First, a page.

Writing is a business whether you self-publish or go the traditional route. As an author, I HATE the business side of things. To me it is BORING! I just want to write my books. No matter how much I hate and want to ignore the business side, I’ve had to become an expert at my business.
First get a good high-level view of the business and where you fit in it. Here is an excellent article to get you started.
Now look at your publishing business. What is your plan for the next year to grow your audience and increase earnings? What is your target growth for the year? What are your five and ten year plans?
Don’t worry. I won’t make you write it all out (at least not today). These are questions you should know the answer to and you should have to. Are you feeling overwhelmed? It’s okay. Take it one step at a time. Look at one aspect of your business. There is a LOT of information to absorb in this post. Take your time. Reread and needed and I’m always around for questions and to help guide you in the right direction.
Let’s look at taxes. Don’t wait until April to think about taxes. There are things you can do throughout the year to optimize your publishing businesses deductions. Here’s an article from 2013. Use it as a base for knowledge, then do your research: Tax and the More Tax by Michele Tooles.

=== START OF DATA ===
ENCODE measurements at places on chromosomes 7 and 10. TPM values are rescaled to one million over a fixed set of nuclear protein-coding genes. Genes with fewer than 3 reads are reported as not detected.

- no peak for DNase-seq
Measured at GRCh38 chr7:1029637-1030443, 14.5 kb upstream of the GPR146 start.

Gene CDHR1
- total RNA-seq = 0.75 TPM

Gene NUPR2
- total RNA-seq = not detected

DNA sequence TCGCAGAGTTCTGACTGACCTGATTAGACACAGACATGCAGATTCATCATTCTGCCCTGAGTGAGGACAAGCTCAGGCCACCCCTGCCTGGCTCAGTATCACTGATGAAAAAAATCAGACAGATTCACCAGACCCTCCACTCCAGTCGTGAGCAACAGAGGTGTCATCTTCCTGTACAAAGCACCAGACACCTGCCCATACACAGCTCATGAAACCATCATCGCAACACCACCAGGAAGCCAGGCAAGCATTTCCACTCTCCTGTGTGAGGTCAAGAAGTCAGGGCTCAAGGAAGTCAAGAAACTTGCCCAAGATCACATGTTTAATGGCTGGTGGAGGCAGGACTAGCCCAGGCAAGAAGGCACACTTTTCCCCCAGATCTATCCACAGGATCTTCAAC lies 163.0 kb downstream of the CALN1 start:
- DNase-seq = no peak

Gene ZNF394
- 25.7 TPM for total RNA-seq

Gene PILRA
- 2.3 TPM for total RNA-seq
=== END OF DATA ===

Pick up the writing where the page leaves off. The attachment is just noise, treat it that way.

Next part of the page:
What were your sales last year? Do you know your numbers? Looking at Amazon ratings is not a good gauge of how well your titles are actually selling. You need real numbers. How many units did you sell? How much did you spend on production and marketing? Here’s an article on gathering your numbers. Know Your Numbers by Deatri King-Bey
Where do you see your publishing business in the next year? Five years? Ten years? Let’s start small. If you don’t have your plan for the year, make one. Your year doesn’t have to start on Jan. 1. Make your plan for the next twelve months (year), then get busy. Your one year plan should be concrete. What are your goals and the steps you will take to make them. Be sure to incorporate cost and time needed for each step.
Once you’ve gotten comfortable with the one year plan concept, write your mid-term goals. Where do you expect your business to be in five years or if five seems to far away, in three years? Your mid-term goals do not have to be as concrete and your year to year plans should be action items to help you reach those goals.
Next are your long-term plans. Ten years down the line or if that sounds too far away, seven years. These plans are not concrete. It’s like your dream. It’s always good to know where you want to be headed, so you can take the steps to go in that direction. Sounds simple, but you’d be shocked at how many people say they want this that or the other, then never get there because they don’t route the path to get there.
Your plans are not written in stone. You WILL update them. As the publishing climate changes along with your wants, you’ll need to make updates.
Here’s an article to help with your planning: Proper Planning Testimony: A Key To Publishing Success by Deatri King-Bey
I don’t want to give you information overload, so will stop for now. Take your time and start mastering the business side.
To save you, I broke this article into two pieces. Click here for The Ever Changing Publishing World
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